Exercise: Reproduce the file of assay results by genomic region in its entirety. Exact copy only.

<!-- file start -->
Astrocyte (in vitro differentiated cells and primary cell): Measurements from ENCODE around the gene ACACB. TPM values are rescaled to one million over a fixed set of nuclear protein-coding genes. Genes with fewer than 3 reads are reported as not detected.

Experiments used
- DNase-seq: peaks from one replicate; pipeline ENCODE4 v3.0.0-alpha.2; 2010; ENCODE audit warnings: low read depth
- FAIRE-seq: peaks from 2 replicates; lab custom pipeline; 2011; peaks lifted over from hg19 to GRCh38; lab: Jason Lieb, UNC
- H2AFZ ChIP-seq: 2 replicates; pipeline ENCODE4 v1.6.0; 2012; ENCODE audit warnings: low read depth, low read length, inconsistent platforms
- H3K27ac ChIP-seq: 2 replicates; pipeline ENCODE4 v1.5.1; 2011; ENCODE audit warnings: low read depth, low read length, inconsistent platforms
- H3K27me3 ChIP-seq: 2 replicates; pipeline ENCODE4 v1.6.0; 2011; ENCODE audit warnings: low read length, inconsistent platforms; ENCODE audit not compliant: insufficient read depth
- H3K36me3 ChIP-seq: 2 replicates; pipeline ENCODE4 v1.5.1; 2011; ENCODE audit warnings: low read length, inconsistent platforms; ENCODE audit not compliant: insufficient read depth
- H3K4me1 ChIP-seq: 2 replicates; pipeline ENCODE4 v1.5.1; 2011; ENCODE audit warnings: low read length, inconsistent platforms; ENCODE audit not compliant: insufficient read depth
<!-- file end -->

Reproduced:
Astrocyte (in vitro differentiated cells and primary cell): Measurements from ENCODE around the gene ACACB. TPM values are rescaled to one million over a fixed set of nuclear protein-coding genes. Genes with fewer than 3 reads are reported as not detected.

Experiments used
- DNase-seq: peaks from one replicate; pipeline ENCODE4 v3.0.0-alpha.2; 2010; ENCODE audit warnings: low read depth
- FAIRE-seq: peaks from 2 replicates; lab custom pipeline; 2011; peaks lifted over from hg19 to GRCh38; lab: Jason Lieb, UNC
- H2AFZ ChIP-seq: 2 replicates; pipeline ENCODE4 v1.6.0; 2012; ENCODE audit warnings: low read depth, low read length, inconsistent platforms
- H3K27ac ChIP-seq: 2 replicates; pipeline ENCODE4 v1.5.1; 2011; ENCODE audit warnings: low read depth, low read length, inconsistent platforms
- H3K27me3 ChIP-seq: 2 replicates; pipeline ENCODE4 v1.6.0; 2011; ENCODE audit warnings: low read length, inconsistent platforms; ENCODE audit not compliant: insufficient read depth
- H3K36me3 ChIP-seq: 2 replicates; pipeline ENCODE4 v1.5.1; 2011; ENCODE audit warnings: low read length, inconsistent platforms; ENCODE audit not compliant: insufficient read depth
- H3K4me1 ChIP-seq: 2 replicates; pipeline ENCODE4 v1.5.1; 2011; ENCODE audit warnings: low read length, inconsistent platforms; ENCODE audit not compliant: insufficient read depth